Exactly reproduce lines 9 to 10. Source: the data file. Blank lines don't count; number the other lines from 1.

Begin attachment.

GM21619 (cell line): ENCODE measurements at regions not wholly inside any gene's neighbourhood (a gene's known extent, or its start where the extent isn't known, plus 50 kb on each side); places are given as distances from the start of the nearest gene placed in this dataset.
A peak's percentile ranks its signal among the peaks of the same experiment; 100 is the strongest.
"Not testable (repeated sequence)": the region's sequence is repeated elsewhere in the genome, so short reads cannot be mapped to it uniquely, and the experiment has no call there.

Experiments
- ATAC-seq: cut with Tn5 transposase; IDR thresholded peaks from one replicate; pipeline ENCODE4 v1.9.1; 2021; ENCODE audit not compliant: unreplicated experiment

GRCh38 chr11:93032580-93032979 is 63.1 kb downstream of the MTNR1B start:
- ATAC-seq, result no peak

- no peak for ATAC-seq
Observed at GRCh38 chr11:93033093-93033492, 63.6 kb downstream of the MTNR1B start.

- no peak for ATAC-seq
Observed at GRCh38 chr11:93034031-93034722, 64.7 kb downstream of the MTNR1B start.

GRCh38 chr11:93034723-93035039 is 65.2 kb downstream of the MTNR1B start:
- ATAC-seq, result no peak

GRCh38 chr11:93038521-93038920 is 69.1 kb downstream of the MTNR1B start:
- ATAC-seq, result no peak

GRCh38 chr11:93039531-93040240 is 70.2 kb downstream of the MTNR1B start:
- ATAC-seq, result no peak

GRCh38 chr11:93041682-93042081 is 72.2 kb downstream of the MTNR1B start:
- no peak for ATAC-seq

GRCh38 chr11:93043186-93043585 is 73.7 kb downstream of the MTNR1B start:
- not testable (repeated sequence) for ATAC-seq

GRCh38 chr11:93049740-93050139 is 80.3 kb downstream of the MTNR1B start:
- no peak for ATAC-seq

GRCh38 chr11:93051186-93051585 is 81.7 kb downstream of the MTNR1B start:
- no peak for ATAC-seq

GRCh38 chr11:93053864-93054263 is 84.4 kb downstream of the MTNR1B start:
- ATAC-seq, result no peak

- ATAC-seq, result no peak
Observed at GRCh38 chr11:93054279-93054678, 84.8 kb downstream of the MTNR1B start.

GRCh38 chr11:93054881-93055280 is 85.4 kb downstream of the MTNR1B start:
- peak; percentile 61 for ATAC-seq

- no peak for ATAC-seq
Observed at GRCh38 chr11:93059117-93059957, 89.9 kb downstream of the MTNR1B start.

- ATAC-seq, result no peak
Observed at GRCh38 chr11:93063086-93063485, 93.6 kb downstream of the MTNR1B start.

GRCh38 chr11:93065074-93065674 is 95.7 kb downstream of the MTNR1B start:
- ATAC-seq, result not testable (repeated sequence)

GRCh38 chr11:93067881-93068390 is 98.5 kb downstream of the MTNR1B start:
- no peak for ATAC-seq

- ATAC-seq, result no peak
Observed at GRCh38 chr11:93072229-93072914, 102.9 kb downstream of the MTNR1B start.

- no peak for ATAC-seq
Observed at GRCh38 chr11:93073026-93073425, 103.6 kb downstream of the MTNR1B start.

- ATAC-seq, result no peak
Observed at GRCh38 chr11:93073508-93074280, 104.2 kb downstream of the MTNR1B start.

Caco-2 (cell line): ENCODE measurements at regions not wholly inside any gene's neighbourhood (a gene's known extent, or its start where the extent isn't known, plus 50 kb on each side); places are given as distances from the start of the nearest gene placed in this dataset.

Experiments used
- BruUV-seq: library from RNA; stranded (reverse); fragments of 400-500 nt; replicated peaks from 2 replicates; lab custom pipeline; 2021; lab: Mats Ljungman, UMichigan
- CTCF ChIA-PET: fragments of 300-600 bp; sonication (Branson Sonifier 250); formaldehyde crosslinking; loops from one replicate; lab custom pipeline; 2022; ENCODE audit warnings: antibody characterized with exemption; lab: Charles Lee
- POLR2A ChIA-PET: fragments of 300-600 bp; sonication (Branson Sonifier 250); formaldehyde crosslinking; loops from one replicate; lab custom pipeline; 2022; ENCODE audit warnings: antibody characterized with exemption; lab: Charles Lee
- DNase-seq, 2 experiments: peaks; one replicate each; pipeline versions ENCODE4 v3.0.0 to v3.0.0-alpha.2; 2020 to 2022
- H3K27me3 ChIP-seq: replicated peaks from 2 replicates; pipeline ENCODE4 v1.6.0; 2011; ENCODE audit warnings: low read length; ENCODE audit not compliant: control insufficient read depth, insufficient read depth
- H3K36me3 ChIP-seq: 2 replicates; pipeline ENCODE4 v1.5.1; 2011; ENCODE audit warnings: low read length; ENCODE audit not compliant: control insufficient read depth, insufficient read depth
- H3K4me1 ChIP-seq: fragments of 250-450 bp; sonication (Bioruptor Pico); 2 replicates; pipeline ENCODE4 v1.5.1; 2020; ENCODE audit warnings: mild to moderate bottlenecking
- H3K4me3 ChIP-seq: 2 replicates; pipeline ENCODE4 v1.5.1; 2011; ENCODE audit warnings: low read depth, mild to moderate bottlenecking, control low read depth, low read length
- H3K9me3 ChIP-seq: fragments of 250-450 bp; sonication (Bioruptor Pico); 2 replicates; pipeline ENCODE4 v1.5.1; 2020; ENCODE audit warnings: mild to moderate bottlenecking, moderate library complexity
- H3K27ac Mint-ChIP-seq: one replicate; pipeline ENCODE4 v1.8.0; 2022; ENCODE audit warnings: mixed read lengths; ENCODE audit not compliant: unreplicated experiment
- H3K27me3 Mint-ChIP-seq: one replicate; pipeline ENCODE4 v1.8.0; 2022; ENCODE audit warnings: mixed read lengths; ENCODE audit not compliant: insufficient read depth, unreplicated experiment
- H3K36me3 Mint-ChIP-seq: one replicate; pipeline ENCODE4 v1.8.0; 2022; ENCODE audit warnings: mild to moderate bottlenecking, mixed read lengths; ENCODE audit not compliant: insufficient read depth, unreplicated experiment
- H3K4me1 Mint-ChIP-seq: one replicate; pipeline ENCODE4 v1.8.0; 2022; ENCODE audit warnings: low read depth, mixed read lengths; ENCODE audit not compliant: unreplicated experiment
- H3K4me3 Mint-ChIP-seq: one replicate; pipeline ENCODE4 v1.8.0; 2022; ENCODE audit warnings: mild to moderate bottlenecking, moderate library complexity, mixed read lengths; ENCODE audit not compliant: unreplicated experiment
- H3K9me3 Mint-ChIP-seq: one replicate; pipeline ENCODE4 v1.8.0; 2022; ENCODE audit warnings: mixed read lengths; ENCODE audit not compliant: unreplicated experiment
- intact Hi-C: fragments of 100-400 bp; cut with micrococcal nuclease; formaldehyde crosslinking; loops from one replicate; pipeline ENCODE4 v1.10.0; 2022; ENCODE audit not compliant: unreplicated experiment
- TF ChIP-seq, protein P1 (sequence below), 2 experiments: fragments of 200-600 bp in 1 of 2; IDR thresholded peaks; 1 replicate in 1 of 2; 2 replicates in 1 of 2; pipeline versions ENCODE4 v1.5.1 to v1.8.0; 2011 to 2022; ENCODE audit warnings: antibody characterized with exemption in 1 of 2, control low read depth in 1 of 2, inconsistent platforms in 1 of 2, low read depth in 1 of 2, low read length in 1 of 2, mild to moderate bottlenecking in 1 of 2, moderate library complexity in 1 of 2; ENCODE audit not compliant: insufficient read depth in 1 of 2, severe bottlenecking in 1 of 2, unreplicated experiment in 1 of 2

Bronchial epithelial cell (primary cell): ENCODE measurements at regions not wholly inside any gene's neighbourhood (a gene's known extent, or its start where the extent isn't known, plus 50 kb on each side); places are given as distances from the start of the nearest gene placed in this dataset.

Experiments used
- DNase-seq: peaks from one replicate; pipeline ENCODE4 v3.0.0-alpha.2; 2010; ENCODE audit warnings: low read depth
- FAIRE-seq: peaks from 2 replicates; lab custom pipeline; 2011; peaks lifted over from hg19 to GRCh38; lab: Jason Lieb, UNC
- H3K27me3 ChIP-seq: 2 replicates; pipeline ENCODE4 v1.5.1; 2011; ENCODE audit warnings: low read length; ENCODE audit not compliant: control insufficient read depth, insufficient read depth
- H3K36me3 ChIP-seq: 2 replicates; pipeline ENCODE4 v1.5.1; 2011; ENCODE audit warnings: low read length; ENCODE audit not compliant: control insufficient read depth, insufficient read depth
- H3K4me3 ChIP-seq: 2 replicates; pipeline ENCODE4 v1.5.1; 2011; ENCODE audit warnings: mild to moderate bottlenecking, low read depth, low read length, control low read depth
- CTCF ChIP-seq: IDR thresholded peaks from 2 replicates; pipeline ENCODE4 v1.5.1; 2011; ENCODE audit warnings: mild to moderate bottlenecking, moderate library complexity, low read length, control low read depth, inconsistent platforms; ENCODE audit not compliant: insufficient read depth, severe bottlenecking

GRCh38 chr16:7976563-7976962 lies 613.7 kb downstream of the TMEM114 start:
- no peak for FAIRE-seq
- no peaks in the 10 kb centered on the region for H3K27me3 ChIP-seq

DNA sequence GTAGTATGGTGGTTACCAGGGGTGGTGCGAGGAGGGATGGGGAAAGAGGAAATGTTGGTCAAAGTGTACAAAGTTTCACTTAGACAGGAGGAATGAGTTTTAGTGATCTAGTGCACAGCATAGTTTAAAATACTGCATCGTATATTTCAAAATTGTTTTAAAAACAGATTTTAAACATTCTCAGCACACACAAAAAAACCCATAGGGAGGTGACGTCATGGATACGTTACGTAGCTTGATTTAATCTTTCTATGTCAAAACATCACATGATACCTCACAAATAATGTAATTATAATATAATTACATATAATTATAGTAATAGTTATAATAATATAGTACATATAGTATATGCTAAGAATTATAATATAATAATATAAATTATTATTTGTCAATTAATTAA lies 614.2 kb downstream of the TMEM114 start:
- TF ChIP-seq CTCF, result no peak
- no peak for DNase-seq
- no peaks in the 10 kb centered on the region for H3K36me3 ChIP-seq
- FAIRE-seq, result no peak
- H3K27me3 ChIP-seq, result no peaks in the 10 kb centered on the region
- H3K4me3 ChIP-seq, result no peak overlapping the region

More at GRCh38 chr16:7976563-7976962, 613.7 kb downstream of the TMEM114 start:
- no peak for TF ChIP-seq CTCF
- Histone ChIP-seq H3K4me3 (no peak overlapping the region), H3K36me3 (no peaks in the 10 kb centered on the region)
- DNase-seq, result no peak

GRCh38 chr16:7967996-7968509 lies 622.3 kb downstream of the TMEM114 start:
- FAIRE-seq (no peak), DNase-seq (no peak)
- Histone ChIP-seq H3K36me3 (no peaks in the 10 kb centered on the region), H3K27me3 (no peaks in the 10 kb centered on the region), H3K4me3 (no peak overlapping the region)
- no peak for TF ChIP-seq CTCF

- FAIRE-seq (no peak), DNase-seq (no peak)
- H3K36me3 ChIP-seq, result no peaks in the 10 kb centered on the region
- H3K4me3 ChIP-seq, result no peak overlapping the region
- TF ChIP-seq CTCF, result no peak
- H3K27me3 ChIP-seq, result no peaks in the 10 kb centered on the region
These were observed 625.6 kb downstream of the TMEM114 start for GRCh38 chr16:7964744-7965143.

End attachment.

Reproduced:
Observed at GRCh38 chr11:93033093-93033492, 63.6 kb downstream of the MTNR1B start.

- no peak for ATAC-seq